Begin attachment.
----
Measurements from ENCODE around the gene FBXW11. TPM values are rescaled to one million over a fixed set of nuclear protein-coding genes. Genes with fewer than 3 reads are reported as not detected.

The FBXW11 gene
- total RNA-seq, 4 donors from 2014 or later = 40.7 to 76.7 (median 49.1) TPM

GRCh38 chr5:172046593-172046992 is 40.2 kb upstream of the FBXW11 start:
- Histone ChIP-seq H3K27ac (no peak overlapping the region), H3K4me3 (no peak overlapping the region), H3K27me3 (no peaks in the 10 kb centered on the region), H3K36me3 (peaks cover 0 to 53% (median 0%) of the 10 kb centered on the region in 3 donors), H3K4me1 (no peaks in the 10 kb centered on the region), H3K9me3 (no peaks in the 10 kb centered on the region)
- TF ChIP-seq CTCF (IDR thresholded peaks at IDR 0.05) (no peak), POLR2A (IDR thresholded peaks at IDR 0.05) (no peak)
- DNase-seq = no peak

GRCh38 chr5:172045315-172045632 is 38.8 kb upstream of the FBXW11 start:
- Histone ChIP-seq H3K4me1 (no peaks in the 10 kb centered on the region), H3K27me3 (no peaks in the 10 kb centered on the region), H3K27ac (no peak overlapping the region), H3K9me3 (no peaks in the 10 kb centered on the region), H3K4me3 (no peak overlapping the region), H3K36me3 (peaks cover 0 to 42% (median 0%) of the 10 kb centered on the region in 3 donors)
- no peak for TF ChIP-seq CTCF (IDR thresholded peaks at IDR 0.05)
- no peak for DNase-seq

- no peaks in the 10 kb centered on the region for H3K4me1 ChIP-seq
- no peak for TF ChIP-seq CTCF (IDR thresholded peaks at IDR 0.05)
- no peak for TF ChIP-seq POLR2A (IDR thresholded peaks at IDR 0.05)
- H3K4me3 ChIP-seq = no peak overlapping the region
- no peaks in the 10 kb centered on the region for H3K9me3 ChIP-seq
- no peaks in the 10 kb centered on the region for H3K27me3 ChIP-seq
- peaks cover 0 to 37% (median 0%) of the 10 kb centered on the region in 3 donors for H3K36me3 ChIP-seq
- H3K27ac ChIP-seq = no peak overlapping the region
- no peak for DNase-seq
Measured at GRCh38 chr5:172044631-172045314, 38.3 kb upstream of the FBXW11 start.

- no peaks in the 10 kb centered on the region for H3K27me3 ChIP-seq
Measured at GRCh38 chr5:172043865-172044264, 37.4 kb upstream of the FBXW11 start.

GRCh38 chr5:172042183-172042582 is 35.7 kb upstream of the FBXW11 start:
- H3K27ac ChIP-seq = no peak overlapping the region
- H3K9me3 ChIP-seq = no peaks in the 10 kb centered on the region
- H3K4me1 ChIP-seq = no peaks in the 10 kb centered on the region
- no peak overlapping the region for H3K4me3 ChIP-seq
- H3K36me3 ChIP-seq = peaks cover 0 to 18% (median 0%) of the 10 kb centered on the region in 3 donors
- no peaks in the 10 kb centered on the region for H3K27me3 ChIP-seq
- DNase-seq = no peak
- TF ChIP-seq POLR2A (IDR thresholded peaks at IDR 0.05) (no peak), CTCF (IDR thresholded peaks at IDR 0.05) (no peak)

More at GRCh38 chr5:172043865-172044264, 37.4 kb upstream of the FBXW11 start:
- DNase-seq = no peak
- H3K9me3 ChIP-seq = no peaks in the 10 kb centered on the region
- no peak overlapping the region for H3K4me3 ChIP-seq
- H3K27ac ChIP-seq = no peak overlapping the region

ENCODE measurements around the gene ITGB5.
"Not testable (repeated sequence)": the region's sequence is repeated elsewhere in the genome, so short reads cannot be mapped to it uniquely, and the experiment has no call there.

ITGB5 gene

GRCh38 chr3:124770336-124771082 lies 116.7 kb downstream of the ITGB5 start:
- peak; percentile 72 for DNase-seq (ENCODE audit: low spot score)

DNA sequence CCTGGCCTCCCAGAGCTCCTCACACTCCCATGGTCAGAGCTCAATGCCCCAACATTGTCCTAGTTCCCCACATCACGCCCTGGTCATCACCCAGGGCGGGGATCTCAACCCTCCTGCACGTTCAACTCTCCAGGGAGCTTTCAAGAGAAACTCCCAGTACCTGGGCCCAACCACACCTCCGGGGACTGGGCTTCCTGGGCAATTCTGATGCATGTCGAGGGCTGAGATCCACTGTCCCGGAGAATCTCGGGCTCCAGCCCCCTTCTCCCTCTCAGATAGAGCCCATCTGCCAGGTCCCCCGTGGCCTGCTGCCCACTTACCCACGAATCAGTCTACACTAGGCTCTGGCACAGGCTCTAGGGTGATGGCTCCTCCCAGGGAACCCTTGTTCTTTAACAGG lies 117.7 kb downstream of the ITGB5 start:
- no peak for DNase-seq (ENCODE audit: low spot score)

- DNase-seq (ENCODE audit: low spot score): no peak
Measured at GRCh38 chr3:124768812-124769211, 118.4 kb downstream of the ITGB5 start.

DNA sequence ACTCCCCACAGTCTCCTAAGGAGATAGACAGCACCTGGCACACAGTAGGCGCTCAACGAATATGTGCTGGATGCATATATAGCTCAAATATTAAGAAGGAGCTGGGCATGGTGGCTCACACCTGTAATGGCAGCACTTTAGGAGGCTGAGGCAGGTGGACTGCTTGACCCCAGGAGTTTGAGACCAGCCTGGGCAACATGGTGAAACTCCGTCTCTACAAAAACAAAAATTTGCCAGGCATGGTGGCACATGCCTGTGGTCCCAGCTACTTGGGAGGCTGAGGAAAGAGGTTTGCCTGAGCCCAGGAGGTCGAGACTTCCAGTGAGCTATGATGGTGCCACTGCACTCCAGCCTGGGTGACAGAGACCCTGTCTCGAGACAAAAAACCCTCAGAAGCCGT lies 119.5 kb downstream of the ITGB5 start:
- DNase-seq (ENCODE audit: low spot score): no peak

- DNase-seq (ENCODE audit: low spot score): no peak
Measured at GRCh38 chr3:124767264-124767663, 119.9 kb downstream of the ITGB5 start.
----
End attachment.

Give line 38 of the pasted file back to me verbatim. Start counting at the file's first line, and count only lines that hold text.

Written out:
ENCODE measurements around the gene ITGB5.